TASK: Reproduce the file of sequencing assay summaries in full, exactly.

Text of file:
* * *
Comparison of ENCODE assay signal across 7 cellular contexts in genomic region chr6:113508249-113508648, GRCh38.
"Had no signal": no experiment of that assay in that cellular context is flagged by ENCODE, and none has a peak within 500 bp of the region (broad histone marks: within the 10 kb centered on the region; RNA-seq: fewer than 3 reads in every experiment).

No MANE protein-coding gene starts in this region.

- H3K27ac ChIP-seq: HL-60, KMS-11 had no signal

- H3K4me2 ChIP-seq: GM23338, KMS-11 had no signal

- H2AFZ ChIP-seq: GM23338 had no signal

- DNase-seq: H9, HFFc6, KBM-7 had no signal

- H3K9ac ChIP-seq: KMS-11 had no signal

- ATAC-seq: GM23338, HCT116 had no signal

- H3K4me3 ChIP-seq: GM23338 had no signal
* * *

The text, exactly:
Comparison of ENCODE assay signal across 7 cellular contexts in genomic region chr6:113508249-113508648, GRCh38.
"Had no signal": no experiment of that assay in that cellular context is flagged by ENCODE, and none has a peak within 500 bp of the region (broad histone marks: within the 10 kb centered on the region; RNA-seq: fewer than 3 reads in every experiment).

No MANE protein-coding gene starts in this region.

- H3K27ac ChIP-seq: HL-60, KMS-11 had no signal

- H3K4me2 ChIP-seq: GM23338, KMS-11 had no signal

- H2AFZ ChIP-seq: GM23338 had no signal

- DNase-seq: H9, HFFc6, KBM-7 had no signal

- H3K9ac ChIP-seq: KMS-11 had no signal

- ATAC-seq: GM23338, HCT116 had no signal

- H3K4me3 ChIP-seq: GM23338 had no signal